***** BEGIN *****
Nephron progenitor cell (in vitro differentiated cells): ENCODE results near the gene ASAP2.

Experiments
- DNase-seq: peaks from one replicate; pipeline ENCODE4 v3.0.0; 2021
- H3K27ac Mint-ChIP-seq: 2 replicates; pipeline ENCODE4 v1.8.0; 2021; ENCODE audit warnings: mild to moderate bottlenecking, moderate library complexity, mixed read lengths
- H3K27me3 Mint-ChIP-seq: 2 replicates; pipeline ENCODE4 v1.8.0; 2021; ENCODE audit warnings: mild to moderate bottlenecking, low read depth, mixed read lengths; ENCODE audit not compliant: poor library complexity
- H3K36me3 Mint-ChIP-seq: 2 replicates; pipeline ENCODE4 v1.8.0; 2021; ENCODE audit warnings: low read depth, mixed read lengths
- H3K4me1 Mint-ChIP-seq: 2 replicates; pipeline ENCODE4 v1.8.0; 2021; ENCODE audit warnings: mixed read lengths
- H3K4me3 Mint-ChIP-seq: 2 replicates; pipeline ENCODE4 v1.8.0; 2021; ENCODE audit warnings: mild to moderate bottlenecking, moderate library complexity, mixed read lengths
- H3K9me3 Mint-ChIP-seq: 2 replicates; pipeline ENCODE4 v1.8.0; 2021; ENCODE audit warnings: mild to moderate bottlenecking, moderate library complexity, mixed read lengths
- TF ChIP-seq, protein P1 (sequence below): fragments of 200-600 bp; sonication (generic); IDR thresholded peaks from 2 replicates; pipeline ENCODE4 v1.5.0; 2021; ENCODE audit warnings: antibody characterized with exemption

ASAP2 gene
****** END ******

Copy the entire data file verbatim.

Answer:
Nephron progenitor cell (in vitro differentiated cells): ENCODE results near the gene ASAP2.

Experiments
- DNase-seq: peaks from one replicate; pipeline ENCODE4 v3.0.0; 2021
- H3K27ac Mint-ChIP-seq: 2 replicates; pipeline ENCODE4 v1.8.0; 2021; ENCODE audit warnings: mild to moderate bottlenecking, moderate library complexity, mixed read lengths
- H3K27me3 Mint-ChIP-seq: 2 replicates; pipeline ENCODE4 v1.8.0; 2021; ENCODE audit warnings: mild to moderate bottlenecking, low read depth, mixed read lengths; ENCODE audit not compliant: poor library complexity
- H3K36me3 Mint-ChIP-seq: 2 replicates; pipeline ENCODE4 v1.8.0; 2021; ENCODE audit warnings: low read depth, mixed read lengths
- H3K4me1 Mint-ChIP-seq: 2 replicates; pipeline ENCODE4 v1.8.0; 2021; ENCODE audit warnings: mixed read lengths
- H3K4me3 Mint-ChIP-seq: 2 replicates; pipeline ENCODE4 v1.8.0; 2021; ENCODE audit warnings: mild to moderate bottlenecking, moderate library complexity, mixed read lengths
- H3K9me3 Mint-ChIP-seq: 2 replicates; pipeline ENCODE4 v1.8.0; 2021; ENCODE audit warnings: mild to moderate bottlenecking, moderate library complexity, mixed read lengths
- TF ChIP-seq, protein P1 (sequence below): fragments of 200-600 bp; sonication (generic); IDR thresholded peaks from 2 replicates; pipeline ENCODE4 v1.5.0; 2021; ENCODE audit warnings: antibody characterized with exemption

ASAP2 gene